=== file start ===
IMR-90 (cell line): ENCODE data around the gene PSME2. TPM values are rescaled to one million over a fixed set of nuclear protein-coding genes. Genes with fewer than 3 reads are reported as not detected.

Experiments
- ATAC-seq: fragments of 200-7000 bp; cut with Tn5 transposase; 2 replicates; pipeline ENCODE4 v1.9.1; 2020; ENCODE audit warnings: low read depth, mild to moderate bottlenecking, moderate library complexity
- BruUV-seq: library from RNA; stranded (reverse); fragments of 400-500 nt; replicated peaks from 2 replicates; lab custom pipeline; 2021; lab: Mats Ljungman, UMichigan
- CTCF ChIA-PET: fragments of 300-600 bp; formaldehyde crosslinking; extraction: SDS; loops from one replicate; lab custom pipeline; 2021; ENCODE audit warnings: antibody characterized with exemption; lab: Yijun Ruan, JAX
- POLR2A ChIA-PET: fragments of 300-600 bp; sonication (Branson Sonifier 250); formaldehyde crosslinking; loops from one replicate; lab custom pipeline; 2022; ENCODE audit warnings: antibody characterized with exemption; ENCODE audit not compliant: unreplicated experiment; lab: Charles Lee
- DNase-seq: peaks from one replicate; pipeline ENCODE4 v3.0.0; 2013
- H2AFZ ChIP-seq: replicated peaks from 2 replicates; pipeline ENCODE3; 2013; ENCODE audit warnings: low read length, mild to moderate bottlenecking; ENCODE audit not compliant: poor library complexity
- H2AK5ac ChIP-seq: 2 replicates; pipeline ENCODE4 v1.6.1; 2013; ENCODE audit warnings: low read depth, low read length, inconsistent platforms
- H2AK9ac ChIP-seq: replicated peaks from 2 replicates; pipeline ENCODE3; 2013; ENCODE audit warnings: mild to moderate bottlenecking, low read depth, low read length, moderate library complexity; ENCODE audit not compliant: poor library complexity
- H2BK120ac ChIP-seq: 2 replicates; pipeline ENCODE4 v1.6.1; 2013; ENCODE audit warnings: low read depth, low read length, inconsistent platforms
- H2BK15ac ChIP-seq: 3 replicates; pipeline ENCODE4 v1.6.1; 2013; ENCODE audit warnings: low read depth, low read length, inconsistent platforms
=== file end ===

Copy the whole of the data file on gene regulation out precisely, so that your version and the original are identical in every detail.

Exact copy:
IMR-90 (cell line): ENCODE data around the gene PSME2. TPM values are rescaled to one million over a fixed set of nuclear protein-coding genes. Genes with fewer than 3 reads are reported as not detected.

Experiments
- ATAC-seq: fragments of 200-7000 bp; cut with Tn5 transposase; 2 replicates; pipeline ENCODE4 v1.9.1; 2020; ENCODE audit warnings: low read depth, mild to moderate bottlenecking, moderate library complexity
- BruUV-seq: library from RNA; stranded (reverse); fragments of 400-500 nt; replicated peaks from 2 replicates; lab custom pipeline; 2021; lab: Mats Ljungman, UMichigan
- CTCF ChIA-PET: fragments of 300-600 bp; formaldehyde crosslinking; extraction: SDS; loops from one replicate; lab custom pipeline; 2021; ENCODE audit warnings: antibody characterized with exemption; lab: Yijun Ruan, JAX
- POLR2A ChIA-PET: fragments of 300-600 bp; sonication (Branson Sonifier 250); formaldehyde crosslinking; loops from one replicate; lab custom pipeline; 2022; ENCODE audit warnings: antibody characterized with exemption; ENCODE audit not compliant: unreplicated experiment; lab: Charles Lee
- DNase-seq: peaks from one replicate; pipeline ENCODE4 v3.0.0; 2013
- H2AFZ ChIP-seq: replicated peaks from 2 replicates; pipeline ENCODE3; 2013; ENCODE audit warnings: low read length, mild to moderate bottlenecking; ENCODE audit not compliant: poor library complexity
- H2AK5ac ChIP-seq: 2 replicates; pipeline ENCODE4 v1.6.1; 2013; ENCODE audit warnings: low read depth, low read length, inconsistent platforms
- H2AK9ac ChIP-seq: replicated peaks from 2 replicates; pipeline ENCODE3; 2013; ENCODE audit warnings: mild to moderate bottlenecking, low read depth, low read length, moderate library complexity; ENCODE audit not compliant: poor library complexity
- H2BK120ac ChIP-seq: 2 replicates; pipeline ENCODE4 v1.6.1; 2013; ENCODE audit warnings: low read depth, low read length, inconsistent platforms
- H2BK15ac ChIP-seq: 3 replicates; pipeline ENCODE4 v1.6.1; 2013; ENCODE audit warnings: low read depth, low read length, inconsistent platforms